Tuesday, January 15, 2013

Getting Even (Sports - Flash Fiction)

I inch up to the mid-line keeping their forward about five yards in front of me.  Three strides.  I need three strides in an open field for acceleration, adjustment and positioning.  Their keeper sets the ball down at the corner of his box and backs up to run into his goal kick. 

I glance up at the clock.  Eight-six minutes.  Four minutes left.  Four long minutes.  Most goals in a match come in the last ten minutes of the half.  We are up by one, but don't become complacent.  Tighten up.  I am an impassable barrier.  Impassable barrier.  I am impassable.

The keeper's kick sends the ball in a powerful parabolic curve dropping to their mid-fielder on the left side, my side.  Our midfielder challenges the player with the ball.  Their right wing, my primary responsibility, tenses and bobbles on his feet, waiting for a clue or inspiration about how to position himself for a pass.  I give him three strides and wait for his move. 

The ball handler starts an aggressive dribble out toward the side-line.  The forward, my man, anticipates a chip and sprints down-field.  I stay with him.  I stay goal-side.  I am close.  I am making him an unattractive target.  I am in control of my space.  I own the field. 

My midfielder, fifteen yards up field, overcommits when the ball handler feints to the outside.  The opposing ball handler comes away clean with the ball, gliding toward our goal.  I am the only defender capable of challenging the ball carrier, but I will have to give up my man and let him lag behind me.  I check for offside but my mates cross-field have sagged back and given the attackers too much maneuvering room. 

I can't let the ball handler continue unaccosted, I leave my man and strike out toward the ball hoping the center-back will pull the defensive line up and hobble the forward with the threat of an offside call.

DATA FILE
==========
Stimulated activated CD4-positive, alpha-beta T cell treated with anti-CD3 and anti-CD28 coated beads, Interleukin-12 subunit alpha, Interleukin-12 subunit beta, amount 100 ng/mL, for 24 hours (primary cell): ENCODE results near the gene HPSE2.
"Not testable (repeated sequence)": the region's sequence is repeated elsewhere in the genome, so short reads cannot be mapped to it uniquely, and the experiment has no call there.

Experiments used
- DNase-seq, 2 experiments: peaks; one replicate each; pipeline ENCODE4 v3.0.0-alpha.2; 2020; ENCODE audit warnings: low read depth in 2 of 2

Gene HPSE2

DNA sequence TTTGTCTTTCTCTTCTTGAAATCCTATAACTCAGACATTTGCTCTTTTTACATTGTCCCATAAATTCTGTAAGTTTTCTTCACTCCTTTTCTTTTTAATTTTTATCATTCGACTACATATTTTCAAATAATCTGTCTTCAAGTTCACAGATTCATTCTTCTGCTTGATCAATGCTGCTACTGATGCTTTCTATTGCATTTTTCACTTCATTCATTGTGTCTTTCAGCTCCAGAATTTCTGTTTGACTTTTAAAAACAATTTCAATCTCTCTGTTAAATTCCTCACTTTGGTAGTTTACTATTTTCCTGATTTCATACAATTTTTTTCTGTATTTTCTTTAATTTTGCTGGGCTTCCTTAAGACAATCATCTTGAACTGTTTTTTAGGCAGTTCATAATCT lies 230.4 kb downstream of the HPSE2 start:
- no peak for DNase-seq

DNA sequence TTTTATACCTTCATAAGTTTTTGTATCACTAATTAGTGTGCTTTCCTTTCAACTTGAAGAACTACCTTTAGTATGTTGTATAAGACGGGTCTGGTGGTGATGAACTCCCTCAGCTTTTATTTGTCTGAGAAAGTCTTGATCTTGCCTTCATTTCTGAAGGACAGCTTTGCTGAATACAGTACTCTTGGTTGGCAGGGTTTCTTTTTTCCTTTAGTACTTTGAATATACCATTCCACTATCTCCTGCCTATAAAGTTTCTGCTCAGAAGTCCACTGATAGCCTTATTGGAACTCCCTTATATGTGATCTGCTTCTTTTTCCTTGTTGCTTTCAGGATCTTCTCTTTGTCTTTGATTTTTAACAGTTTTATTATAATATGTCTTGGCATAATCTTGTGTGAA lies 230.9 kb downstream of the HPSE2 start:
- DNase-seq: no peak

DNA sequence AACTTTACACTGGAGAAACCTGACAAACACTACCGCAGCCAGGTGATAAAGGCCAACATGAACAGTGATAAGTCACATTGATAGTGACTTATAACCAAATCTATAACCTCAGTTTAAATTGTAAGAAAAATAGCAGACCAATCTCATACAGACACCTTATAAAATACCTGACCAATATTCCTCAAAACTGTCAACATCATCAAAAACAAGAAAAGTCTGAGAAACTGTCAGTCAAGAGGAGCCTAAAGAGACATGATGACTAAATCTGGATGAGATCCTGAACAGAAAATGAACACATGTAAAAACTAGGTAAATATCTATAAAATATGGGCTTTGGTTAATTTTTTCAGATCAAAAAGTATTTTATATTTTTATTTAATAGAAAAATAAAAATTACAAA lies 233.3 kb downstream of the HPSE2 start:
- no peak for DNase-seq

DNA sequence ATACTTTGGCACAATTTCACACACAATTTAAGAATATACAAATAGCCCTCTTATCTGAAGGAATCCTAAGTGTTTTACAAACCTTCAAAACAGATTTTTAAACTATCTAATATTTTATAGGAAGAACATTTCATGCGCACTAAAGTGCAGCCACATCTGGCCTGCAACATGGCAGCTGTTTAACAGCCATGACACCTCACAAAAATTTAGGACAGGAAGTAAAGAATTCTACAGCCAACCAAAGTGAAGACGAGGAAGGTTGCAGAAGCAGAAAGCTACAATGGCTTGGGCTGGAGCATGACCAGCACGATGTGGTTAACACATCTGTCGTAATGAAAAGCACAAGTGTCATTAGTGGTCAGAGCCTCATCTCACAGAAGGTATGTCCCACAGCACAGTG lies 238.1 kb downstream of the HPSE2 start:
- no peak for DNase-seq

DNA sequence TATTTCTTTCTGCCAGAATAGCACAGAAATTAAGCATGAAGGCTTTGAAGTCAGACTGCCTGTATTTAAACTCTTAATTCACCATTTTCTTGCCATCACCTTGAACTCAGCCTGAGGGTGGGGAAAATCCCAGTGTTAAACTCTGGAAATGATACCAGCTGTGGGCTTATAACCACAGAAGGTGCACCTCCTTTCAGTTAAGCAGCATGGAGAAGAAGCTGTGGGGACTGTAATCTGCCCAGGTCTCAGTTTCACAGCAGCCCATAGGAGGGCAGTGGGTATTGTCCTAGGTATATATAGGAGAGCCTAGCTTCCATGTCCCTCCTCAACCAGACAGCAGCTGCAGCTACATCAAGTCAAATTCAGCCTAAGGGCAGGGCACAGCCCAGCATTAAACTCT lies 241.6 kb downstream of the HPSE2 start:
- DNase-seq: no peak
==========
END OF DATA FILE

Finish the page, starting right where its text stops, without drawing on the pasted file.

The ball carrier has me at a disadvantage.  He has the center-field and I will have to come at him from the outside.  Our vectors converge and we start running shoulder to shoulder.  I hear a roar from the crowd and my opponent begins to pick up speed as though surfing the sound waves.  I dig, pull and stretch, lengthening my stride.  I will myself into flight.

He will be in range of a credible shot within five strides.  I can see the outline of the penalty box in my peripheral vision.  I don't want to foul unless absolutely necessary.  To make a clean tackle I cannot slide from behind.  I must be even with the ball handler.  I am a hair behind.  I must gain.  I must fly. 

He redirects the ball, but the move costs him a fraction of a second.  Our shoulders buffet one another back and forth in an attempt to unbalance the other.  My shoulder comes up in front of his.  I am more than even.  I am clear to slide.  One more touch and he will shoot with his left foot: the far side of my challenge.  I will have to cross in front of him.  I must deflect the ball. Time it. Time it. Now....

My right foot lands out far ahead and as I come over it I straighten my left knee and sling my body forward.  My left foots points forward and reaches for the ball.  My body hits the ground as gently as an airplane touching down on the runway and slides.  I feel the satisfying tap on the ball on the toe of my soft leather shoe, followed immediately by the slap of his boot under my ankle.

He goes down hard, sprawled out in front of me.  Still on the ground I push up on my elbows to see what has happened.  The ball rolls harmlessly to our keeper who pushes it forward as he surveys the field.  The crowd is booing.  I am inside the penalty area.  My opposing forward is curled up in a fetal position in a pathetic plea for sympathy.

I was even.  I was more than even.  It was clean.  I didn't tackle from behind.  Anxiously, I look around for the referee hoping he saw it my way.


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